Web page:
In lieu of an abstract, here is a brief excerpt of the content:

  • “Antimatters”: Recovering Discourses of Opposition from the Popular Front to the Cold War
  • Patrick G. Wilz (bio)
Anti-Imperialist Modernism: Race and the Transnational Radical Culture from the Great Depression to the Cold War. By Benjamin Balthaser. Ann Arbor: University of Michigan Press, 2016. 320pages. $80.00 (cloth).
Haunted by Hitler: Liberals, the Left, and the Fight against Fascism in the United States. By Christopher Vials. Amherst: University of Massachusetts Press, 2014. 296pages. $80.00 (cloth). $27.95 (paper).
The Iconoclastic Imagination: Image, Catastrophe, and Economy in America from the Kennedy Assassination to September 11. By Ned O’Gorman. Chicago: University of Chicago Press, 2016. 288pages. $32.50 (paper).
Red Scare Racism and Cold War Black Nationalism. By James Zeigler. Jackson: University Press of Mississippi, 2015. 252pages. $65.00 (cloth).

Over the past several years, scholars have been at work recovering a fuller sense of the Left, its struggles, and its various discursive formations in the twentieth century. The Popular Front, the civil rights movement, and the Cold War Left, with their associated bands of artists, intellectuals, activists, and provocateurs, have all been redrawn to more closely resemble their original complexity, restored after decades of anticommunist repression and obscurantism, state-sponsored and otherwise.1 This is not a project to locate a “useable past” any more than it is a simple exercise of “filling holes” or gaps in the record. Rather, this work has constituted a significant recovery program, an unearthing of a legacy of opposition in the United States and beyond that, for all we know, could be a source of energy or wisdom for a new generation of dissenters. This is a difficult task, but one that is perfectly suited for writers in and around American studies, who can rally a diversity of perspectives and methodologies to bring these subjects into clearer focus. So perhaps there is [End Page 149] a search here for a specific likeness, a collection or coalition of oppositions that may have maneuvered in ways that seem appropriate for our moment; movements that bent, broke, or subsumed the arbitrary contours of the local, national, and the global; an opposition that mounted meaningful challenges to the forces of inequity, reaction, or abstraction and synthesized the obstacles and solutions of their time in ways that, until now, have gone unrecognized. It is a fine undertaking, and recent literature is pushing it forward in important and challenging ways.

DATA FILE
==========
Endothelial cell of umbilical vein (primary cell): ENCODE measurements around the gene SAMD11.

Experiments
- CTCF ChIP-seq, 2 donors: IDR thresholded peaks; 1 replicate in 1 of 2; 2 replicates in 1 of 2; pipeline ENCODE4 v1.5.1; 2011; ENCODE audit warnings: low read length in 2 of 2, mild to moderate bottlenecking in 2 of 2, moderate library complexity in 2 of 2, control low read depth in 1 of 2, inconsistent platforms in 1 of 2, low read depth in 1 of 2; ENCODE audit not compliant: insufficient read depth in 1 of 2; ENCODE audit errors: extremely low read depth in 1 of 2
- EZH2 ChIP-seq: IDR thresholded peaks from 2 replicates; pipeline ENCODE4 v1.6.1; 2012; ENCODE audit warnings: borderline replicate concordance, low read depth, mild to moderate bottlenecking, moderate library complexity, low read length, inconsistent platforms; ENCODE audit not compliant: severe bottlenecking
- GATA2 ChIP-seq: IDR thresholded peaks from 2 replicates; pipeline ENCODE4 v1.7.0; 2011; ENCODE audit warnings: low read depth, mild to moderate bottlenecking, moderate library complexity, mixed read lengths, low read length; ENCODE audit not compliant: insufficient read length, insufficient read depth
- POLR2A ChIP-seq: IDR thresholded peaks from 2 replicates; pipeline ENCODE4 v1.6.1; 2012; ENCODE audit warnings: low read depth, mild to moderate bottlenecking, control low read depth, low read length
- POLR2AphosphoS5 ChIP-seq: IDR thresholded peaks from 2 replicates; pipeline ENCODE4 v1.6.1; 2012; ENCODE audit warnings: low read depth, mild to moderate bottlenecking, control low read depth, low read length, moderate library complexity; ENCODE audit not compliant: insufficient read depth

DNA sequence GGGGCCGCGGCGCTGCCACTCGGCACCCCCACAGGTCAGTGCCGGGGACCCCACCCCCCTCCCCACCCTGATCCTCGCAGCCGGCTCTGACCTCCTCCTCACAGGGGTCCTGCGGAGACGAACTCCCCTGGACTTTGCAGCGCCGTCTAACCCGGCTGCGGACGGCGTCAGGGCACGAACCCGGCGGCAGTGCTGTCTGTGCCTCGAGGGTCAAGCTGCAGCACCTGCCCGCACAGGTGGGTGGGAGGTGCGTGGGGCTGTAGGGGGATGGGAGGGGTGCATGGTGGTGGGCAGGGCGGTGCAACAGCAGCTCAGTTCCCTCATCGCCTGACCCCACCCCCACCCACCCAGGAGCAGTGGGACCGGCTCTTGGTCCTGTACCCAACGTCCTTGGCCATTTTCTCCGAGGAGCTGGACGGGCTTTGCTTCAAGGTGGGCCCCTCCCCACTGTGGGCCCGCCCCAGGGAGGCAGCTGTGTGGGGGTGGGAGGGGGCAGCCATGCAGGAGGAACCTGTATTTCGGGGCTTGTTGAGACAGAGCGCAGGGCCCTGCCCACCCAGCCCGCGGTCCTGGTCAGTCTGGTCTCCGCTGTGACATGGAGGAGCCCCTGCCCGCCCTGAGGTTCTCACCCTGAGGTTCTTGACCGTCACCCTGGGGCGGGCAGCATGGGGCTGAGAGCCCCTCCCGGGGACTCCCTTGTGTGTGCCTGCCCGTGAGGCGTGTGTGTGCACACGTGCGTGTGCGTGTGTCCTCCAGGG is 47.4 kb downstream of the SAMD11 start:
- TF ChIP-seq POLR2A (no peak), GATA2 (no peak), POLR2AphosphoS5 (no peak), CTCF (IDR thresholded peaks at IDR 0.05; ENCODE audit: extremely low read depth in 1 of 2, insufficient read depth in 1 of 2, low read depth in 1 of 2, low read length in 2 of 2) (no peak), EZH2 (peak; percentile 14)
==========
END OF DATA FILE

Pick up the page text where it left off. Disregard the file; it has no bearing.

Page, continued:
If we are looking for a Left with commitments and aesthetics to accommodate the global and the local, what better place to begin than a night on Lennox Avenue in Harlem, 1936, where antifascists marching against the Italian invasion of Ethiopia and an audience at the performance of a “voodoo” Macbeth across the street together constituted proximate subsections of a larger leftist project animated by a distaste of imperialism in all its myriad arrangements. For Benjamin Balthaser, juxtaposing Orson Welles’s staging of Shakespeare as an “African-American uprising” with street protests against European fascism can offer an alternative record of the Popular Front, one where high modernism and multiethnic global struggle were as consequential as folk nationalism and the labor movement. His book, Anti-Imperialist Modernism, assembles an impressive archive of political discourse and avant-garde aesthetics—it is a collection of texts entangled in and energized by a network of transnational connectivity extending from New York to Southern California and beyond to Cuba, Soviet Russia, and Mexico. In the movements of writers and the crosscurrents of capital flows and labor migration, the Popular Front formed a “cultural imaginary” through political praxis and a modernist sensibility. By mapping the work of leftist cultural workers “onto the very contours and layers of US imperial history,” Balthaser wants to push against the framework of the nation-state and reveal the ways in which “domestic politics are always already a part of the transnational and hemispheric scope of US power” (4). It is an important project and one of some consequence for our appreciation of the American Left and its global imaginings. In Balthaser’s hands, it is also a project rendered in staggering if at times chaotic detail.

The turns to transnationalism or “hemispherics” in American studies have been contextualized...


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